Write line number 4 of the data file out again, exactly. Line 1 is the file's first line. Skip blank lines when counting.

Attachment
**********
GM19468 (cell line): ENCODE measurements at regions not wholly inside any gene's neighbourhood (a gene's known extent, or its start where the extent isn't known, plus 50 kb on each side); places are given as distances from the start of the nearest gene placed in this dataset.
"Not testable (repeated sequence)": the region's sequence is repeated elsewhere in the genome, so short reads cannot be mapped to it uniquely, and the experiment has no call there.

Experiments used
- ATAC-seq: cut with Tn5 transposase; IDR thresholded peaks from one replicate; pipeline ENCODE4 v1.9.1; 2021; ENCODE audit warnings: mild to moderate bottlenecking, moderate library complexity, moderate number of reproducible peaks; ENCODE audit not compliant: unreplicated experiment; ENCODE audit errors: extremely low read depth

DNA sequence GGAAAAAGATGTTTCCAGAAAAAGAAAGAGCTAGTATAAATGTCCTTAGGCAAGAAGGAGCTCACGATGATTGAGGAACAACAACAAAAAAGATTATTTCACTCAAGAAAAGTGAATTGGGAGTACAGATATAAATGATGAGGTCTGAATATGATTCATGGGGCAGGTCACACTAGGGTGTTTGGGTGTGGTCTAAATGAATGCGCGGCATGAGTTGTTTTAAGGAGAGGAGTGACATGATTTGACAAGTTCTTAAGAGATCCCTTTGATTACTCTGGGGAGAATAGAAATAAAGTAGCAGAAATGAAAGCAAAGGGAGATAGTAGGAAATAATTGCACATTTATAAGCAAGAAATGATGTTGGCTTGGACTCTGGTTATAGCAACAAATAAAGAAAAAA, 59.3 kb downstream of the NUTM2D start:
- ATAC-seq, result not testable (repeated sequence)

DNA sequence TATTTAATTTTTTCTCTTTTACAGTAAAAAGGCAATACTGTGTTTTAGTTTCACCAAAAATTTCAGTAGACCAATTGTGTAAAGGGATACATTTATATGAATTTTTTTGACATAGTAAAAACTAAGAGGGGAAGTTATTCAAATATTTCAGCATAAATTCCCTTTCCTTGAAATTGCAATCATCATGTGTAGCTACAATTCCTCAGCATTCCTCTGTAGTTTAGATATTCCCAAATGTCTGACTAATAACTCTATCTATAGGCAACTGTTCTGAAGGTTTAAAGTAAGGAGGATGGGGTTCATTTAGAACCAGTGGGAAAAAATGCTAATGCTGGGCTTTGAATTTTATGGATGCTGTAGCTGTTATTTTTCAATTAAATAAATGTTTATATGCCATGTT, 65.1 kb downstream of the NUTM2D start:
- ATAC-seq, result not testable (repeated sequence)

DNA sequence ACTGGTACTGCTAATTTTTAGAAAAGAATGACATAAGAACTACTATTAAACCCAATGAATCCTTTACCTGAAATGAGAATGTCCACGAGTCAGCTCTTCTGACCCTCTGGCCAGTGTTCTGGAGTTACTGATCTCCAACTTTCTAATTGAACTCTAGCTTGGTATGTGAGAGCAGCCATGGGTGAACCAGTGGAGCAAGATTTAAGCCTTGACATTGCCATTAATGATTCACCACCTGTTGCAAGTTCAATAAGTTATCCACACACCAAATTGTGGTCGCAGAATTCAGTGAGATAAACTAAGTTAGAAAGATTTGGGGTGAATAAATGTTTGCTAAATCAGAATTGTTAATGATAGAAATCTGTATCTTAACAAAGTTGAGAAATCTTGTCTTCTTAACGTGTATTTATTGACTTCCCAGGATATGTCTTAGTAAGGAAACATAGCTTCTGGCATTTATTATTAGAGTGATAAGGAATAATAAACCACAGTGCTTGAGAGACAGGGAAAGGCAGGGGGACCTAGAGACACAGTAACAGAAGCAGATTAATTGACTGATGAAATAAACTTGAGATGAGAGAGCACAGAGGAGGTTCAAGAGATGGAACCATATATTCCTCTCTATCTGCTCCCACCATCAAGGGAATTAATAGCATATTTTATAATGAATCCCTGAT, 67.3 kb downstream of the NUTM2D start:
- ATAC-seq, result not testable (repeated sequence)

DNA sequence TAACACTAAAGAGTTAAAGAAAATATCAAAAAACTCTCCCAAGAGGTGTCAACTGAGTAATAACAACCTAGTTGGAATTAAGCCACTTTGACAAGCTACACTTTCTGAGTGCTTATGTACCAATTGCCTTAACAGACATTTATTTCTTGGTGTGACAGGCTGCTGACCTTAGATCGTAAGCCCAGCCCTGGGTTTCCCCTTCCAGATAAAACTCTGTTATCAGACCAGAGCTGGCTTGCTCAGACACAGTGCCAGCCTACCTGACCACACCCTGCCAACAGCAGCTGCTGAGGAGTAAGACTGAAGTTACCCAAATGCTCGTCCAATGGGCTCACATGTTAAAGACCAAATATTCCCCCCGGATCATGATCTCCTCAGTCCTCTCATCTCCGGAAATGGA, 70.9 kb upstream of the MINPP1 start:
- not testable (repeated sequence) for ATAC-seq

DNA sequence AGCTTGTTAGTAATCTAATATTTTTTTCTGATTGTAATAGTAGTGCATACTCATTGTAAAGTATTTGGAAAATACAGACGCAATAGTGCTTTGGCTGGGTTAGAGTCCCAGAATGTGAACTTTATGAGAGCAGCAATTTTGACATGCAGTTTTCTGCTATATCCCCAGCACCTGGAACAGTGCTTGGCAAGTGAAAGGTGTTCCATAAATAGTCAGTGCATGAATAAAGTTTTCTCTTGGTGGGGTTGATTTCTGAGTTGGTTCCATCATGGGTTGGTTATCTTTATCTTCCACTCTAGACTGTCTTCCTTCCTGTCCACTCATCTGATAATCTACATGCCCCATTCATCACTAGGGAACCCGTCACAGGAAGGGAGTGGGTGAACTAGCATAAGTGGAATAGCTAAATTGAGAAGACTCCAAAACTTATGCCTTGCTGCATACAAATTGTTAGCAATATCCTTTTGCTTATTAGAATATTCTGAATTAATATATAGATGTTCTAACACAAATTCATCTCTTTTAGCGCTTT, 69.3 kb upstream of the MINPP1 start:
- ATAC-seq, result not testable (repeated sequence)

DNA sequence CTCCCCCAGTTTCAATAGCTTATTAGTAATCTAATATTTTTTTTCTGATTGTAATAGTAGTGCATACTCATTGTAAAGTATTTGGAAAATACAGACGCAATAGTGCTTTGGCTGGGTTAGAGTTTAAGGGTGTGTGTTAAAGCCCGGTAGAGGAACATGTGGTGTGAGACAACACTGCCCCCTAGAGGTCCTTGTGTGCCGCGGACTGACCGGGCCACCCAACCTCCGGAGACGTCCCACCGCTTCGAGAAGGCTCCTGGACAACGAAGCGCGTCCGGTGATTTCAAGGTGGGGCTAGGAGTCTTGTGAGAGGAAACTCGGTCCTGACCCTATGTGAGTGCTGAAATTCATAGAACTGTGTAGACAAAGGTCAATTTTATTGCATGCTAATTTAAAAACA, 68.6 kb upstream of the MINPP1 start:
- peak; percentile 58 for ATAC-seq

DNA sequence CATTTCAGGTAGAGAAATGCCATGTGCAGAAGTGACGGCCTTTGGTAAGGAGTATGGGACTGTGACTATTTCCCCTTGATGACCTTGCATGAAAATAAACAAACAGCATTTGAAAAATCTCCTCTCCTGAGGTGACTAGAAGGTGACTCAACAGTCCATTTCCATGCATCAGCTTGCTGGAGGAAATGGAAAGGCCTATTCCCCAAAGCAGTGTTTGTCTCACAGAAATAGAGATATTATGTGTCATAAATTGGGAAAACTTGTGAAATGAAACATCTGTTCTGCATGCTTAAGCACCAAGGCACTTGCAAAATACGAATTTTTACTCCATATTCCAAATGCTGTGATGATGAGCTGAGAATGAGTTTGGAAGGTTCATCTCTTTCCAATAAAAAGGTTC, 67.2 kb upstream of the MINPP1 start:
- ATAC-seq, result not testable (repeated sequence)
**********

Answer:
- ATAC-seq: cut with Tn5 transposase; IDR thresholded peaks from one replicate; pipeline ENCODE4 v1.9.1; 2021; ENCODE audit warnings: mild to moderate bottlenecking, moderate library complexity, moderate number of reproducible peaks; ENCODE audit not compliant: unreplicated experiment; ENCODE audit errors: extremely low read depth